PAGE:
The Movie "Precious" Tells Two Stories at Once

The Movie "Precious" Tells Two Stories at Once
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Warning: Major spoilers ahead

I loved the movie Precious: Based on the Novel Push by Sapphire because it told me two moving stories at once.

The film's first story is about Precious herself, a character whose endlessly miserable life is like something out of The Trojan Women: When she's not getting raped and impregnated by her father, she's getting sexually, physically, and verbally abused by her mother Mary (Mo'Nique.) She even gets pushed around by strangers on the street.

I found myself rooting for Precious, caring for her, right away. That's partly because of Gabourey "Gabby" Sidibe's crazy-magical acting. Even though Precious guards herself by shutting down whenever her mother is around, we can always see what's crackling beneath the girl's surface. We can see that she still has the capacity for happiness and tenderness and love, even if she doesn't have an outlet for them.

Precious' inner life is expanded by director Lee Daniels and screenwriter Geoffrey Fletcher, who add fantasy sequences that aren't in Sapphire's novel. While Precious is getting raped, for instance, she imagines herself at a movie premiere. When her mother is viciously forcing her to overeat, Precious imagines she's in a Sofia Loren movie, where her mother treats her like she's a countess.

These scenes are stirring because they show us the Precious that wants to be born. Buried inside her miserable life, there's a sweet, thoughtful, poetic young woman, and when the movie cuts back to the world where she's forced to live, the brief vision of her imagination has made her reality even harder to watch.

But that's not what breaks my heart. What really gets me---what has got me tearing up right now, frankly---are the little ways Precious does try to bring her fantasy life into reality. There's this one scene where Precious leaves the house to go to an alternative school---she's been kicked out of her regular school---and before she goes, she carefully matches her headband to her t-shirt.

In other words, she makes an effort to look nice before strolling through the battlefield. Daniels heavily underlines the bleakness of Harlem, and that sense of hopelessness knocks me back like a stench. And yet here's Precious, the most pitiful case in a pitiful world, still caring enough to look cute.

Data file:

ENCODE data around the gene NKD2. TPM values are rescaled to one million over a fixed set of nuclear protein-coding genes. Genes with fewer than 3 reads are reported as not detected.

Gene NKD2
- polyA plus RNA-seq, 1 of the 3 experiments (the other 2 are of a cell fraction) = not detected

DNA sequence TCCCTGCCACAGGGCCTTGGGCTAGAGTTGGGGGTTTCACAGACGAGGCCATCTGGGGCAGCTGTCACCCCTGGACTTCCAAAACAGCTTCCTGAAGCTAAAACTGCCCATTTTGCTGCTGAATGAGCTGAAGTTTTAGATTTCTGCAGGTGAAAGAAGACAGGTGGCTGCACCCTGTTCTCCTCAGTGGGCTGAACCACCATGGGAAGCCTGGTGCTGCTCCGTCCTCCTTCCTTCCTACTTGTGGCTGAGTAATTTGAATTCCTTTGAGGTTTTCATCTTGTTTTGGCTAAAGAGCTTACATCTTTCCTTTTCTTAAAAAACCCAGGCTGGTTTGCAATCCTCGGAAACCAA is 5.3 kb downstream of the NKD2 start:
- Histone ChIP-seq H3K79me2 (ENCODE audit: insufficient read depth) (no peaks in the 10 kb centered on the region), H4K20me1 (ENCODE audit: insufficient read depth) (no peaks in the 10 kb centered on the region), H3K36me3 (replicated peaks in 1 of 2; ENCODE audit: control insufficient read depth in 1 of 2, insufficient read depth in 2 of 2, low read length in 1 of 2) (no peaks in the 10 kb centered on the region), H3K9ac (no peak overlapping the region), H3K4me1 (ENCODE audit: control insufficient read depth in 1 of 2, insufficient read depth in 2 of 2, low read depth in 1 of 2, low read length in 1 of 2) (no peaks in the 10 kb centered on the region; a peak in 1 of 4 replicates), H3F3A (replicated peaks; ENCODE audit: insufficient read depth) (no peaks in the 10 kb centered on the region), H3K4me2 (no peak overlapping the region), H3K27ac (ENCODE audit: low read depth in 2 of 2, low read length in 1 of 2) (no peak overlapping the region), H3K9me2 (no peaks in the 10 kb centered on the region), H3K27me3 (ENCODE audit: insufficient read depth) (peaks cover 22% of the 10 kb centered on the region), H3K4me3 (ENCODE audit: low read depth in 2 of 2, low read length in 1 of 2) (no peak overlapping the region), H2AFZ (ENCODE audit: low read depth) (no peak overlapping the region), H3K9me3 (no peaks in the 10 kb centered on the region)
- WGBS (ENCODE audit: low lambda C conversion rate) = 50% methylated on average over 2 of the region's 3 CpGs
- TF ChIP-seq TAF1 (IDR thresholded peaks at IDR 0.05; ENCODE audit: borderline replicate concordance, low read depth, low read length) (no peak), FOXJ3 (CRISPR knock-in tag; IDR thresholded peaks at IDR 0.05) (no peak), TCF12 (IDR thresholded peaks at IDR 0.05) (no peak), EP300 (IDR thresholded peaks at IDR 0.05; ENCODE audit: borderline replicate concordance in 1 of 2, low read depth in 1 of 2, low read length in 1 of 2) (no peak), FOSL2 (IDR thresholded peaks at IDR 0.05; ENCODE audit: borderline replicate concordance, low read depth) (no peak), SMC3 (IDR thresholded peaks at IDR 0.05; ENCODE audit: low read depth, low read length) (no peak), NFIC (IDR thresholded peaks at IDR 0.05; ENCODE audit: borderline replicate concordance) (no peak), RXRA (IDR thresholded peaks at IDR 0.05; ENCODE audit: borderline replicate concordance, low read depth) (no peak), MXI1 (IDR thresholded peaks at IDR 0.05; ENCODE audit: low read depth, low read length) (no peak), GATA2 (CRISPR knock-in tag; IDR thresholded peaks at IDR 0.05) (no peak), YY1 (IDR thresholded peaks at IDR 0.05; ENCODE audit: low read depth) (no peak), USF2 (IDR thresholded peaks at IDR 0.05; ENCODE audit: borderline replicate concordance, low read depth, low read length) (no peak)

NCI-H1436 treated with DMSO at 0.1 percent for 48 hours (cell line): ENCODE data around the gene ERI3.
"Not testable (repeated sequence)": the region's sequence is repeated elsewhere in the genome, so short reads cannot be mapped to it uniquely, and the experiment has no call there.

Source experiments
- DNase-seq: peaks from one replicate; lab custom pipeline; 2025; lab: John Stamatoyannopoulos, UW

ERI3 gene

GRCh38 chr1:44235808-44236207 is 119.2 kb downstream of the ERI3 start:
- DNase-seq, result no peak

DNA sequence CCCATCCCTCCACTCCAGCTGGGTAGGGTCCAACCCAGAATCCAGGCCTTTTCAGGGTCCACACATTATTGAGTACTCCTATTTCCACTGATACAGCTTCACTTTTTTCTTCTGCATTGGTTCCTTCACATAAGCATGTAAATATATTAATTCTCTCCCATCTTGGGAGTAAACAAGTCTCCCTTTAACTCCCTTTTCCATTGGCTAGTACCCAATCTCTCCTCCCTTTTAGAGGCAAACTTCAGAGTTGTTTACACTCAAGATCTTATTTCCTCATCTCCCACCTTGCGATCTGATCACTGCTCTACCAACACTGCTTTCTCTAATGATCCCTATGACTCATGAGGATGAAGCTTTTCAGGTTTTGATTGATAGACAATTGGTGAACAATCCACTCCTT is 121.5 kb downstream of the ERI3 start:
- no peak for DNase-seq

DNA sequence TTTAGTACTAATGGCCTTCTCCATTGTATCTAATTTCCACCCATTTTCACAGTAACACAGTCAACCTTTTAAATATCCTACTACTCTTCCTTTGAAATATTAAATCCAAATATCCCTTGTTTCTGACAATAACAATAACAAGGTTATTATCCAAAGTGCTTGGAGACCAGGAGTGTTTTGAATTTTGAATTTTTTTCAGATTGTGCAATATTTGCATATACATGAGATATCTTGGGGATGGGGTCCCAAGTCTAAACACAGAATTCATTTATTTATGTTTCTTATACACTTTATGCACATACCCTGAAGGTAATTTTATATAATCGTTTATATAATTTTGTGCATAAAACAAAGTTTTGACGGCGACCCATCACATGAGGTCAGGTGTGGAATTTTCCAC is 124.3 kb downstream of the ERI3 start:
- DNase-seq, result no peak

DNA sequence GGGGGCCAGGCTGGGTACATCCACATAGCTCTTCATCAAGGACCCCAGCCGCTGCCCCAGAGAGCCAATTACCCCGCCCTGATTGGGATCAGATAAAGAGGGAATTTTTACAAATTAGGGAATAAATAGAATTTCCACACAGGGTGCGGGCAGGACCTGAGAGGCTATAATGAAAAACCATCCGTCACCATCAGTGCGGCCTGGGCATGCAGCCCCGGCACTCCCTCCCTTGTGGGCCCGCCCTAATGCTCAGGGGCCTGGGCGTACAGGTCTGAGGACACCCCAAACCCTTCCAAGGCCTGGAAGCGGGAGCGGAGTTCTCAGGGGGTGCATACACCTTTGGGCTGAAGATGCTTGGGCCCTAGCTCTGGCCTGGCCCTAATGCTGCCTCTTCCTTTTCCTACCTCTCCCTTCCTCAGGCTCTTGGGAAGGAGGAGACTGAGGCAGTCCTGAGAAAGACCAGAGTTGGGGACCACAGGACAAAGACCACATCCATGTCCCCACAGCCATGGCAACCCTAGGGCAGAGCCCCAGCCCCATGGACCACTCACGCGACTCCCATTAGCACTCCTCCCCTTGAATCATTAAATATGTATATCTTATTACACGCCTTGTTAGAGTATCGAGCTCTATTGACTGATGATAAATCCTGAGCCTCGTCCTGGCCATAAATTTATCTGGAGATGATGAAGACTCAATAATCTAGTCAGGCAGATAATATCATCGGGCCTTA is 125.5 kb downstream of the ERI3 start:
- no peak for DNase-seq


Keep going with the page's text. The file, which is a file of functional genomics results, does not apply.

As much as any fantasy sequence, that gesture reveals the girl inside the shell. You don't dress up unless you hope that someone will see you. Unless you want to be seen. Once she put that headband on, I wanted to run into the movie, tell Precious she was beautiful, and then take her out of there. I wanted to save her because she was still trying to save herself.

And that's the thrust of the "Precious story:" A girl who has no reason to live keeps finding reasons to live. She gets stomped and stomped and stomped, but she still goes to an alternative school that will help her learn to read and write; she still does sweet things for her baby; and she still tries to make friends.

If this were Slumdog Millionaire, that kind of resilience would send Precious to a better life. But this isn't Slumdog Millionaire. At the climax of the film, we learn that Precious's father has died of HIV. Her baby doesn't have it, but Precious does.

So for all her imagination and spark, Precious is going to die. (For a poor black woman in Harlem in 1987, HIV was a death sentence.) All that work she's doing, and she cannot save herself. The Precious story doesn't end with hope---with the dream of our heroine's future---because our heroine has no future. All she can do is live her final days with as much happiness and dignity as possible.

But there is hope in this film. It's in the "system story."

To paraphrase Roger Ebert's review, the film's hope comes from alternative school teacher Blu Rain (Paula Patton) and from social worker Mrs. Weiss (Mariah Carey), both of whom see Precious' terrible life and want to help her.

Both of these women are part of a system of social aid, and in this movie, that system stops the long, terrible cycle in Precious' family. First, in the form of Ms. Rain's class, it teaches Precious that she doesn't have to be part of the abusive legacy anymore---that she can love herself. Then, in a breathtaking scene in Mrs. Weiss' office, the system gets Mary to explain why she's so terrible, which seems to make Mary feel some empathy for her daughter. And then, in one of the last moments of the film, Precious tells her mother that's she's never coming home. She takes her newborn baby and she leaves.

That's where the system really works. It's too late for Precious, but because of the system's support, she takes an action that might free her son from his mother's miserable fate. She sets him on a path toward self-confidence and love.

That reminds me of the end of the Oresteia, when the Furies become the Eumenides. No one can raise the Greeks who have died, but the people can take mournful comfort in knowing that it doesn't have to be this way anymore. Precious doesn't get a happy ending, but as she heads toward her own death, she can know that a happy ending may be possible for her child.

Of course, Precious takes place in 1987. We can go to Harlem right now and see that there are still plenty of people who suffer there. So what should we do about it? Should we pump our energy into the systems that try to help the poor and abused? Maybe we should. Maybe we can spare the next generation from the fate that befell their ancestors. Precious, at least, encourages us to try.

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